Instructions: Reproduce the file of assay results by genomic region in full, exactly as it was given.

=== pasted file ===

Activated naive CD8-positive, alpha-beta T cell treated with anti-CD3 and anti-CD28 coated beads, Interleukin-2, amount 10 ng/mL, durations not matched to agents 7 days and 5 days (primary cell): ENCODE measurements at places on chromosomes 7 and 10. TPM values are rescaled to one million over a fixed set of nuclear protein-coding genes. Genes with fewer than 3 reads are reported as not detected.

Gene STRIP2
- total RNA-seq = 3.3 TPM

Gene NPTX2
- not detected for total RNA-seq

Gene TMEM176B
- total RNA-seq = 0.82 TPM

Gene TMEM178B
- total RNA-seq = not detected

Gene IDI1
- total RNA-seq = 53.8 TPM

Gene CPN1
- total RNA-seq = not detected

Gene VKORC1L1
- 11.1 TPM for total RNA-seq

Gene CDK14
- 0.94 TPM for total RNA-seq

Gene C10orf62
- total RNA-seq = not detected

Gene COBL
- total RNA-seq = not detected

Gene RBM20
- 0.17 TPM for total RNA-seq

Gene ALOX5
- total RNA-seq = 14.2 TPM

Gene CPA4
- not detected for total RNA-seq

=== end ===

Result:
Activated naive CD8-positive, alpha-beta T cell treated with anti-CD3 and anti-CD28 coated beads, Interleukin-2, amount 10 ng/mL, durations not matched to agents 7 days and 5 days (primary cell): ENCODE measurements at places on chromosomes 7 and 10. TPM values are rescaled to one million over a fixed set of nuclear protein-coding genes. Genes with fewer than 3 reads are reported as not detected.

Gene STRIP2
- total RNA-seq = 3.3 TPM

Gene NPTX2
- not detected for total RNA-seq

Gene TMEM176B
- total RNA-seq = 0.82 TPM

Gene TMEM178B
- total RNA-seq = not detected

Gene IDI1
- total RNA-seq = 53.8 TPM

Gene CPN1
- total RNA-seq = not detected

Gene VKORC1L1
- 11.1 TPM for total RNA-seq

Gene CDK14
- 0.94 TPM for total RNA-seq

Gene C10orf62
- total RNA-seq = not detected

Gene COBL
- total RNA-seq = not detected

Gene RBM20
- 0.17 TPM for total RNA-seq

Gene ALOX5
- total RNA-seq = 14.2 TPM

Gene CPA4
- not detected for total RNA-seq